|Towards a Next-Generation Catalogue Cross-Match Service
|495, Astronomical Data Analysis Software and Systems XXIV (ADASS XXIV)
|Pineau, F.; Boch, T.; Derriere, S.; ARCHES Consortium
|We have been developing in the past several catalogue cross-match tools.
On one hand the CDS XMatch service (Pineau et al. 2011), able to perform basic but very
efficient cross-matches, scalable to the largest catalogues on a single regular
On the other hand, as part of the European project ARCHES1,
we have been developing a generic and flexible tool which performs
potentially complex multi-catalogue cross-matches and which computes
probabilities of association based on a novel statistical framework.
Although the two approaches have been managed so far as different tracks, the need for
next generation cross-match services dealing with both efficiency and complexity is
becoming pressing with forthcoming projects which will produce huge
high quality catalogues. We are addressing this challenge which is
both theoretical and technical.
In ARCHES we generalize to N catalogues the candidate selection criteria
– based on the chi-square distribution – described in Pineau et al. (2011).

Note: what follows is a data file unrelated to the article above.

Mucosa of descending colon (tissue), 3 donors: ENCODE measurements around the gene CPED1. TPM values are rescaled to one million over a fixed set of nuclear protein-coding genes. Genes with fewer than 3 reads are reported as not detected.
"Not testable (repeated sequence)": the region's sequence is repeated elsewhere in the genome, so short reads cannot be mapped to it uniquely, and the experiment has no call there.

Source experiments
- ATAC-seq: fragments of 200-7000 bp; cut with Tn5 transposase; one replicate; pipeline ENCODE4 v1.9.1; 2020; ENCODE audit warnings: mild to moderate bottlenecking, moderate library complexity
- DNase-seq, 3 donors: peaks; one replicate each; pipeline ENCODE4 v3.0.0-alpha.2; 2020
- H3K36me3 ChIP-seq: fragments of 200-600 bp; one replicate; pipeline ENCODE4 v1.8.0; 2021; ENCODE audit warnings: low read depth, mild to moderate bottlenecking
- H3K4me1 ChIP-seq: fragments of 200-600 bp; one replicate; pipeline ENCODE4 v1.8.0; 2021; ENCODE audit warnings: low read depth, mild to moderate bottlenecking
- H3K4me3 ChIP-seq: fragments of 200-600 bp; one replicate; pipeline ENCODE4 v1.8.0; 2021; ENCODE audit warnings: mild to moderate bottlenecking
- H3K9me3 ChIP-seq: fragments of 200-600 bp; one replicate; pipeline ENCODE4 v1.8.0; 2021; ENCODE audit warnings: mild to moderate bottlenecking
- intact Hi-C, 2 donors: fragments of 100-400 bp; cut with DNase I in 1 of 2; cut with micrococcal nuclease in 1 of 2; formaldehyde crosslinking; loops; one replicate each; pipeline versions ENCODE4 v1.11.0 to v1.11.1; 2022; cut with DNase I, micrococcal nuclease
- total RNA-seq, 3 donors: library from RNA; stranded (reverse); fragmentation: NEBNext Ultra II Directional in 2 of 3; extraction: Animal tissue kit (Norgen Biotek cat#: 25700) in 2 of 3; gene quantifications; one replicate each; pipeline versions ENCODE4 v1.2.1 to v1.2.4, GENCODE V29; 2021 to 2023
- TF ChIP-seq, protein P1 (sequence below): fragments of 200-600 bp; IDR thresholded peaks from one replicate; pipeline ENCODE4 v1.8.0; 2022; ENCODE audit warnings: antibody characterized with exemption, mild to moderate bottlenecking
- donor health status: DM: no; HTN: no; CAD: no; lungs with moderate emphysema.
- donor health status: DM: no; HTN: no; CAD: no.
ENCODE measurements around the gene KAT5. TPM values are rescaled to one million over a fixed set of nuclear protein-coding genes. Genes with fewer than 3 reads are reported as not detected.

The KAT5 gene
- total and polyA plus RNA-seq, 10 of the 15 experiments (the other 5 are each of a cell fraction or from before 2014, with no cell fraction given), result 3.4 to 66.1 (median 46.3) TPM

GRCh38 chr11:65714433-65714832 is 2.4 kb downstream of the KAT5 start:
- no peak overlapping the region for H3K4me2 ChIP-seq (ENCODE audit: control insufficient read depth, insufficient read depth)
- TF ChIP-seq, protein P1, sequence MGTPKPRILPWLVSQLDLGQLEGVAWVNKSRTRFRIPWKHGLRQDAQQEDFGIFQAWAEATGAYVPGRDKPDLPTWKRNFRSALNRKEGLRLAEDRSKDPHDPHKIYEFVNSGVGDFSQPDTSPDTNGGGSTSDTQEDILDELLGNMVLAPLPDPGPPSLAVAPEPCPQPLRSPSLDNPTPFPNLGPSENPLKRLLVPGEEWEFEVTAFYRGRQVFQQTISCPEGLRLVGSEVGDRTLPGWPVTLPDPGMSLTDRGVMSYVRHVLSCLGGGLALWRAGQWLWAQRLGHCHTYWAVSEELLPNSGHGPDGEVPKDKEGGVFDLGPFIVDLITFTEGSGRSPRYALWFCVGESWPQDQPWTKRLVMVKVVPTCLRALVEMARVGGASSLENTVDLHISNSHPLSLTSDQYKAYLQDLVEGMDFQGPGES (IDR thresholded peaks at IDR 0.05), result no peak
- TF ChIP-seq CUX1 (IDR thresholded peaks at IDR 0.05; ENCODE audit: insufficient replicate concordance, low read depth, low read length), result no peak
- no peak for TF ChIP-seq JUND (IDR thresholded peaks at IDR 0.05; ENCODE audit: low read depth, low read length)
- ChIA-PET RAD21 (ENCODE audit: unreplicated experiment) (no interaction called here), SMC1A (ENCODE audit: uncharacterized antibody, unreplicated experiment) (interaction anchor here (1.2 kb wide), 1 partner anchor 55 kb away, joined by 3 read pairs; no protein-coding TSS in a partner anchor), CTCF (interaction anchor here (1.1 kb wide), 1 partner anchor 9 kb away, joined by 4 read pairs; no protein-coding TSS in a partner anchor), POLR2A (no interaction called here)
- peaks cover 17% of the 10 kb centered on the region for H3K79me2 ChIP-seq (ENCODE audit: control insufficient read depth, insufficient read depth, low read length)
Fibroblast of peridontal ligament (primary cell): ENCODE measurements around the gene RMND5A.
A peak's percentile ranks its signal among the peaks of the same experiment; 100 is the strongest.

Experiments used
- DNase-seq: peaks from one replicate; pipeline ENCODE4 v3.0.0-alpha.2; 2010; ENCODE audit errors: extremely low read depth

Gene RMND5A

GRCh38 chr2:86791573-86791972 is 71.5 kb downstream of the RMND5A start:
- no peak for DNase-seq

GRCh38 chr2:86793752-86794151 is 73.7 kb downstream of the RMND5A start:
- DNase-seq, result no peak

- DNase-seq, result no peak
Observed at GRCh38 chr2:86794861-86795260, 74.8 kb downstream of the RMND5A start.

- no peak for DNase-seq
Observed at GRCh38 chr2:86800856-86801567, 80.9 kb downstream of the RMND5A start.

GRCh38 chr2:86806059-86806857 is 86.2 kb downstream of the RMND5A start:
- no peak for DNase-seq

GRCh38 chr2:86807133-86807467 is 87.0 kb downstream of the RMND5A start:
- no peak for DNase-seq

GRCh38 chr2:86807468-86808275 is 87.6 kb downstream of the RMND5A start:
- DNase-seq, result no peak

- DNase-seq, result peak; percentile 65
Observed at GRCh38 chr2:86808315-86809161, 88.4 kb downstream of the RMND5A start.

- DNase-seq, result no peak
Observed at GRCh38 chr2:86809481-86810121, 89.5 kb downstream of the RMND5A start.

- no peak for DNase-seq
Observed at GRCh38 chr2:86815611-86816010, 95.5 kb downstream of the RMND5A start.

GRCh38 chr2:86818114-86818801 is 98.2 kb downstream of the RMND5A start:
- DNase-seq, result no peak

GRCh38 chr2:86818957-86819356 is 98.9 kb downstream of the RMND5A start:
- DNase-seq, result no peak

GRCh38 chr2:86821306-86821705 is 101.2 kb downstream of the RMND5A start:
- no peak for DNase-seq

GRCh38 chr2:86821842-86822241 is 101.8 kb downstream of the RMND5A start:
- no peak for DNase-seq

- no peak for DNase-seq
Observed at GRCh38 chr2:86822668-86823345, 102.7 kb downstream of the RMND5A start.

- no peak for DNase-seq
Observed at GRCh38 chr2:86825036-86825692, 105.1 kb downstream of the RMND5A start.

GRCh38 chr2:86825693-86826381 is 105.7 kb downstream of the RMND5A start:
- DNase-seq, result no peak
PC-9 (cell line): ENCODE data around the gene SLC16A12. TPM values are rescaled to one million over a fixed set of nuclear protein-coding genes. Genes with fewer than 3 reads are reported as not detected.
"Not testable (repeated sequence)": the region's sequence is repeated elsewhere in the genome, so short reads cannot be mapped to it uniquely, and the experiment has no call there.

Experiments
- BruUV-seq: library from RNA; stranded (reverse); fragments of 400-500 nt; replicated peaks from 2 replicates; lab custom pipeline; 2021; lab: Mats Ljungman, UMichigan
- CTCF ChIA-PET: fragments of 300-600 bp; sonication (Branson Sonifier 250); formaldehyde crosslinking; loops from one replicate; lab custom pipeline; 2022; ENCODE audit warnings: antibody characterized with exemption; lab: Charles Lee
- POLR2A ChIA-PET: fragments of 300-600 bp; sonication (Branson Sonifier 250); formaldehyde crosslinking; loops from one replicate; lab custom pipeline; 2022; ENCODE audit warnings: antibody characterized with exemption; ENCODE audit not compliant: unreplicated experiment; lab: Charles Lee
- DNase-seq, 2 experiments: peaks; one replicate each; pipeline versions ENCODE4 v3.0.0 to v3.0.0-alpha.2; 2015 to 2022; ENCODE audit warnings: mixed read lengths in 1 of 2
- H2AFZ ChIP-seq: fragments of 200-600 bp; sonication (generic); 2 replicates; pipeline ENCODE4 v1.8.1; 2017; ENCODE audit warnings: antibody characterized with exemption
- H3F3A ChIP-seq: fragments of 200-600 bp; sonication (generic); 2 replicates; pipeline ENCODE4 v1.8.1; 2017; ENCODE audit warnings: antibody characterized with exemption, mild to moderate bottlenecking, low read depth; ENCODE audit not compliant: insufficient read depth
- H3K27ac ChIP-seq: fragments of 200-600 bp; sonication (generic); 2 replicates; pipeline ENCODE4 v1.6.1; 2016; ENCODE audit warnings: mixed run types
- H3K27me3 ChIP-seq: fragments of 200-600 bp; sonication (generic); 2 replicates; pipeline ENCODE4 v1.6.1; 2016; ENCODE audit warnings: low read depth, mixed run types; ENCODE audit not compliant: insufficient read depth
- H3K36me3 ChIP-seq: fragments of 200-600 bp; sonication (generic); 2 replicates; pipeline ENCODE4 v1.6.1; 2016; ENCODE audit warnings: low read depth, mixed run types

We formulate and test a number of Bayesian hypothesis which necessarily increases
dramatically with the number of catalogues.
To assign a probability to each hypotheses, we rely on estimated priors
which account for local densities of sources.
We validated our developments by comparing the theoretical curves we derived
with the results of Monte-Carlo simulations.
The current prototype is able to take into account heterogeneous positional errors,
object extension and proper motion.
The technical complexity is managed by OO programming design patterns and
Large tasks are split into smaller independent pieces for scalability.
Performances are achieved resorting to multi-threading, sequential reads
and several tree data-structures.
In addition to kd-trees, we account for heterogeneous positional errors and object's extension using M-trees.
Proper-motions are supported using a modified M-tree we developed, inspired from Time Parametrized R-trees (TPR-tree).
Quantitative tests in comparison with the basic cross-match will be presented.